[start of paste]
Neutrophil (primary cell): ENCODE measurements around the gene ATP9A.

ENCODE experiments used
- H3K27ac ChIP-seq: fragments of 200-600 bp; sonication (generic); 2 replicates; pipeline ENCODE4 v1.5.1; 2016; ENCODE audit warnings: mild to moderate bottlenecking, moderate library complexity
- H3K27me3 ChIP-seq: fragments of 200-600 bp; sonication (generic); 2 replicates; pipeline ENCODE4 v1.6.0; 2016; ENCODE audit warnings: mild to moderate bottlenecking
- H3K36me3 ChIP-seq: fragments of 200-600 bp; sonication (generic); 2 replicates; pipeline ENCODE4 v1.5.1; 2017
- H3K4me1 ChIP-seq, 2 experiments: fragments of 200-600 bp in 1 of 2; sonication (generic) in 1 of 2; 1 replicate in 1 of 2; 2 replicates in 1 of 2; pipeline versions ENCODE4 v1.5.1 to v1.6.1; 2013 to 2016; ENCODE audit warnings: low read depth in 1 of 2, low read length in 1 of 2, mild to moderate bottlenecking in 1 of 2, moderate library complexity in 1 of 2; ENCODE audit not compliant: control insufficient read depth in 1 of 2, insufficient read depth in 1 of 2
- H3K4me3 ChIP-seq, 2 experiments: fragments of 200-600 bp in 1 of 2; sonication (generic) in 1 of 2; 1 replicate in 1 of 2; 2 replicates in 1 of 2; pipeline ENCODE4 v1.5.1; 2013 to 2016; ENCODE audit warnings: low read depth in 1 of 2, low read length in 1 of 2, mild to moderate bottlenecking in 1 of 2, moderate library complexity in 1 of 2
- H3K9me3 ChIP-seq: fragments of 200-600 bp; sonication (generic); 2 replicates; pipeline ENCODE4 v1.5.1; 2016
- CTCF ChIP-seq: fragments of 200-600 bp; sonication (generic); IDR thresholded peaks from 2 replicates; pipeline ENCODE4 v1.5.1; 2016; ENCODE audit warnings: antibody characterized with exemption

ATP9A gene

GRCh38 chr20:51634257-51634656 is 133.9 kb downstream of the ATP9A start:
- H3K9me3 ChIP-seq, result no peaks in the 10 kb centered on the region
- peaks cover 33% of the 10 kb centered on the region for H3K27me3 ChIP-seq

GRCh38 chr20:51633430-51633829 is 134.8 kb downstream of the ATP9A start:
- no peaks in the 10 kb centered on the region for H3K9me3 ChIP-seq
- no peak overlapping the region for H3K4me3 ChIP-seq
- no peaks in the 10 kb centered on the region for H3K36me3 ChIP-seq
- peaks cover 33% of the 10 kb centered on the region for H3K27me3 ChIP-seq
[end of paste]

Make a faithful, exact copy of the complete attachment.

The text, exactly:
Neutrophil (primary cell): ENCODE measurements around the gene ATP9A.

ENCODE experiments used
- H3K27ac ChIP-seq: fragments of 200-600 bp; sonication (generic); 2 replicates; pipeline ENCODE4 v1.5.1; 2016; ENCODE audit warnings: mild to moderate bottlenecking, moderate library complexity
- H3K27me3 ChIP-seq: fragments of 200-600 bp; sonication (generic); 2 replicates; pipeline ENCODE4 v1.6.0; 2016; ENCODE audit warnings: mild to moderate bottlenecking
- H3K36me3 ChIP-seq: fragments of 200-600 bp; sonication (generic); 2 replicates; pipeline ENCODE4 v1.5.1; 2017
- H3K4me1 ChIP-seq, 2 experiments: fragments of 200-600 bp in 1 of 2; sonication (generic) in 1 of 2; 1 replicate in 1 of 2; 2 replicates in 1 of 2; pipeline versions ENCODE4 v1.5.1 to v1.6.1; 2013 to 2016; ENCODE audit warnings: low read depth in 1 of 2, low read length in 1 of 2, mild to moderate bottlenecking in 1 of 2, moderate library complexity in 1 of 2; ENCODE audit not compliant: control insufficient read depth in 1 of 2, insufficient read depth in 1 of 2
- H3K4me3 ChIP-seq, 2 experiments: fragments of 200-600 bp in 1 of 2; sonication (generic) in 1 of 2; 1 replicate in 1 of 2; 2 replicates in 1 of 2; pipeline ENCODE4 v1.5.1; 2013 to 2016; ENCODE audit warnings: low read depth in 1 of 2, low read length in 1 of 2, mild to moderate bottlenecking in 1 of 2, moderate library complexity in 1 of 2
- H3K9me3 ChIP-seq: fragments of 200-600 bp; sonication (generic); 2 replicates; pipeline ENCODE4 v1.5.1; 2016
- CTCF ChIP-seq: fragments of 200-600 bp; sonication (generic); IDR thresholded peaks from 2 replicates; pipeline ENCODE4 v1.5.1; 2016; ENCODE audit warnings: antibody characterized with exemption

ATP9A gene

GRCh38 chr20:51634257-51634656 is 133.9 kb downstream of the ATP9A start:
- H3K9me3 ChIP-seq, result no peaks in the 10 kb centered on the region
- peaks cover 33% of the 10 kb centered on the region for H3K27me3 ChIP-seq

GRCh38 chr20:51633430-51633829 is 134.8 kb downstream of the ATP9A start:
- no peaks in the 10 kb centered on the region for H3K9me3 ChIP-seq
- no peak overlapping the region for H3K4me3 ChIP-seq
- no peaks in the 10 kb centered on the region for H3K36me3 ChIP-seq
- peaks cover 33% of the 10 kb centered on the region for H3K27me3 ChIP-seq